This is from Del re: 3M 111. He's not a list member and his posting was rejected, so I'm
forwarding it to the group.
I've never seen vinegar syndrome on any acetate based audio tape, #111
or others. It's been our opinion that unsealed storage, typical of
audio tape storage, would keep this deterioration from developing. If
these rolls "smell" as they describe, then the tapes must be
experiencing some problelm, but I'd expect them to still be playable
and thus transferable. I also don't believe that there's any need to
panic and condemn ALL of the #111 tape in their archive. A good
examination of condition and playabliity
of the rolls in question is definitely called for. A sampling of the
other #111 in their archive might be a good idea, if they find some
"real" problems with the questionable rolls. The lipnus paper test for
acidity isn't very accurate as described and may not correlate to any
real problem. when one starts "smelling" things, it becomes extremely
difficult to be objective and consistent, also.
These are my first thought off the top of my head. I hope they are
From: Steven Smolian <smolians@xxxxxxxxx>
To: Association for Recorded Sound Discussion List <ARSCLIST@xxxxxxx>
Cc: Eilers Del <daeilers@xxxxxxx>
Sent: Tue, 17 Jan 2006 12:11:00 -0500
Subject: Re: [ARSCLIST] Vinegar syndrome audio tapes
The tapes you mention are Scotch 111. From some boxes I've seen
(I've some Israeli 111 in house at the moment), they may have also
manufactured tape outside the U.S. for European and, perhaps, African
distribution. Another possibility is that the bout it from another
manufacturer an sold them in their own boxes.
I'm forwarding this to Del Eilers, the former tape product manager at
3M. He may know more.
----- Original Message ----- From: "Casey, Michael T"
Sent: Tuesday, January 17, 2006 11:13 AM
Subject: [ARSCLIST] Vinegar syndrome audio tapes
We have just found a collection of Scotch 111 tapes with vinegar
syndrome. The tapes test between the 1 to 1.5 levels using the IPI A-D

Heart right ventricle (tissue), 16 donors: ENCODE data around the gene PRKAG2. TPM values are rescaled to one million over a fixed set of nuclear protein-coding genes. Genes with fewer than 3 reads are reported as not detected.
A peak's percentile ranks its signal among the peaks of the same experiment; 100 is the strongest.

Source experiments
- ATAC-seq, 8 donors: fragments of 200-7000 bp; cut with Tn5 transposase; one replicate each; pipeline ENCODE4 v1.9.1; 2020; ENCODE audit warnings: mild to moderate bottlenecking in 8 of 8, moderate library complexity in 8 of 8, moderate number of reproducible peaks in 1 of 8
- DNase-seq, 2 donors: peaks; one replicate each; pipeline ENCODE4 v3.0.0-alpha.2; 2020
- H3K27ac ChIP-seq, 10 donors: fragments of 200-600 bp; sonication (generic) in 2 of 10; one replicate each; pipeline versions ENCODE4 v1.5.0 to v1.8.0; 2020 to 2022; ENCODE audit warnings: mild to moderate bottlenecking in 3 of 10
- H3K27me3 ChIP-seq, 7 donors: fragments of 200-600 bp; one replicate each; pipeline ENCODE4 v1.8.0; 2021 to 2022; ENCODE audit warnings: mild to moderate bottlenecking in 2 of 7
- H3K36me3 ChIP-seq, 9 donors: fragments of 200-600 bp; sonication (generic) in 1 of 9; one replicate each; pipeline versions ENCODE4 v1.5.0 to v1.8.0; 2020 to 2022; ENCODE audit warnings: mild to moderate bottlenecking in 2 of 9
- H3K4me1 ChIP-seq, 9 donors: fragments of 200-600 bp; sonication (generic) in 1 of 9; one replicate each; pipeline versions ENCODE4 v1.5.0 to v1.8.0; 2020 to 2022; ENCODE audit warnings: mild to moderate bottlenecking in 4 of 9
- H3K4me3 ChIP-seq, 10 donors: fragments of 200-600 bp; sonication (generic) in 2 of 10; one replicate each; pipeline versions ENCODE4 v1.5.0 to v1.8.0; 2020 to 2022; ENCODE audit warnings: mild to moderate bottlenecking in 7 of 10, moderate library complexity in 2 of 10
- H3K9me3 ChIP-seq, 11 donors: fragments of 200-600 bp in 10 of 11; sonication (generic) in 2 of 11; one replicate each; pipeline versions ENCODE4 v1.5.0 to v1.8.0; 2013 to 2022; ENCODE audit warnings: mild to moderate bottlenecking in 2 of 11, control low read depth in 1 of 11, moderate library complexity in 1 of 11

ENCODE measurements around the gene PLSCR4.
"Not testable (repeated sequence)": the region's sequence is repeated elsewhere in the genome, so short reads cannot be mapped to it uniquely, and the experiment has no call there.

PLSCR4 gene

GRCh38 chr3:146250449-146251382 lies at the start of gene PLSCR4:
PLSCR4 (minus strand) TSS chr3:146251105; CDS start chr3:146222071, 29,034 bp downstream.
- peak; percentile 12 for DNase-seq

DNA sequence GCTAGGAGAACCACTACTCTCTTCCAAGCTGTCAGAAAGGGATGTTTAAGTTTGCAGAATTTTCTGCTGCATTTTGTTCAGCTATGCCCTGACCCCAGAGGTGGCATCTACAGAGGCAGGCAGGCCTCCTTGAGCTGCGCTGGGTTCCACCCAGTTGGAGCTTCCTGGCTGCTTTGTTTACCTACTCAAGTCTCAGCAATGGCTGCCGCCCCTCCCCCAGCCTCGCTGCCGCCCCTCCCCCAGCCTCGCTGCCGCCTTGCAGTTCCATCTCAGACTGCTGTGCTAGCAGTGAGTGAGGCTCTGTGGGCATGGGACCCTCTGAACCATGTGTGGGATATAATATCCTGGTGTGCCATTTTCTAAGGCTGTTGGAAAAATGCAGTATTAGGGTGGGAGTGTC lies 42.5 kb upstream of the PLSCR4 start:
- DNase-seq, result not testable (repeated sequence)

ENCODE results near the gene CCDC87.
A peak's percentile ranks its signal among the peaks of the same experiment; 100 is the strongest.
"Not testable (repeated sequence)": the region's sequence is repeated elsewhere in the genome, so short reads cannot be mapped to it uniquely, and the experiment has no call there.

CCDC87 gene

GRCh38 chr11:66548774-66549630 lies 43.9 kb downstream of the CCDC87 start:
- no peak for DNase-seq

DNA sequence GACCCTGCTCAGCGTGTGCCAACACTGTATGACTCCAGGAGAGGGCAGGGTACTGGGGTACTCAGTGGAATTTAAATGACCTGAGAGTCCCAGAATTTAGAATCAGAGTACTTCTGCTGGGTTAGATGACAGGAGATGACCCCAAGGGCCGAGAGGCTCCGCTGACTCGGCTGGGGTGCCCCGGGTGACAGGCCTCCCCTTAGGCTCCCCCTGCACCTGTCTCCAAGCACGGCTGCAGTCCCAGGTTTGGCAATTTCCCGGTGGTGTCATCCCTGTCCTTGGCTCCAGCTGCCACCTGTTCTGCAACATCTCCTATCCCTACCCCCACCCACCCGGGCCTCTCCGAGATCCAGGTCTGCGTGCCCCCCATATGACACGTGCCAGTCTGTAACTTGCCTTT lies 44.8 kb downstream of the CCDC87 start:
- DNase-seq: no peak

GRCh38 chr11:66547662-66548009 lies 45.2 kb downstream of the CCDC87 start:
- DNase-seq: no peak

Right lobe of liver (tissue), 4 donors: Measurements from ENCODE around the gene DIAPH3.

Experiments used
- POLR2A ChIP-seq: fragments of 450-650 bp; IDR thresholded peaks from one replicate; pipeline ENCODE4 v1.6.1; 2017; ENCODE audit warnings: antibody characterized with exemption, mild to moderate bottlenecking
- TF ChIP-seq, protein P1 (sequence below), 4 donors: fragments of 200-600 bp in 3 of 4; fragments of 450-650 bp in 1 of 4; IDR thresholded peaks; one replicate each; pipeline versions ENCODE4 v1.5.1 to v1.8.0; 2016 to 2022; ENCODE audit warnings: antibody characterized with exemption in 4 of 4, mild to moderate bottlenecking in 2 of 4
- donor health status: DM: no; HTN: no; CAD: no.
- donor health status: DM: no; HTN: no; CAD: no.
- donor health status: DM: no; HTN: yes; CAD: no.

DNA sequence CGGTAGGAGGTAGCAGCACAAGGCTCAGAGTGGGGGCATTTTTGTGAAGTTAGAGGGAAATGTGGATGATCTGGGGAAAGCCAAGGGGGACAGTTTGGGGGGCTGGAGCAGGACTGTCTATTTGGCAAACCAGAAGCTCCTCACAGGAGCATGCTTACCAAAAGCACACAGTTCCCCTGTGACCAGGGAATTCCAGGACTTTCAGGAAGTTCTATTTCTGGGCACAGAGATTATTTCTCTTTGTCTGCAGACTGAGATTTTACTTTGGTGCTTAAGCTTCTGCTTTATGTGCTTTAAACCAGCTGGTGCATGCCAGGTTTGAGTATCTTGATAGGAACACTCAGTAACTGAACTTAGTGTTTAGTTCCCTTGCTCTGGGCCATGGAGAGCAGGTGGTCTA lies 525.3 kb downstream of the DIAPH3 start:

strips (the color reference provided with the strips does not seem
accurate and it is difficult to be precise). This is below the
autocatalytic point and below the critically endangered level, but the
tapes clearly have the problem nonetheless. The collection consists of
76 tapes recorded by ethnomusicologist Alan Merriam in 1951 in the
and accessioned here in 1966. The tapes have been stored in Scotch 111
cardboard boxes, no plastic bags, in the ATM vault which maintains
temperatures around 68F with 45% RH. These levels have become more
consistent over the past few years--for the previous 30 years I can't
say, but I think storage conditions were close to this although less
consistent. Before the 1985 move into our present space conditions
probably not very good. We have tested 8 reels and they all show
the same level of VS. We have transferred around 35 reels so far--all
smell like vinegar, but all are playing back fine with a little edge
curling on a few of them. We are taking a few precautions--the
machine (Studer 810) is situated by itself away from other things in
studio, we are wiping down the entire machine periodically, and we are
careful about putting our MRL tape up on the machine even though it is
polyester. ATM staff are meeting today to talk about how to store the
We have over 2,300 reels of 111 at the ATM and don't know how many of
those are a problem, but I'll probably put together a survey. We've
transferred many tapes on 111 over the past few years and haven't
noticed VS until now. We have considered it stable and it has not
us many problems.
The Music Library at IU has collections of Sarkes Tarzian tape
exhibiting vinegar syndrome as well, with some tapes testing around 1
but others testing at about 1.5. We also have this tape brand and
suspect that it has VS.
I would appreciate hearing from anyone else who has encountered
syndrome problems with audio tape.
Associate Director for Recording Services
Archives of Traditional Music
Co-chair, ARSC Technical Committee
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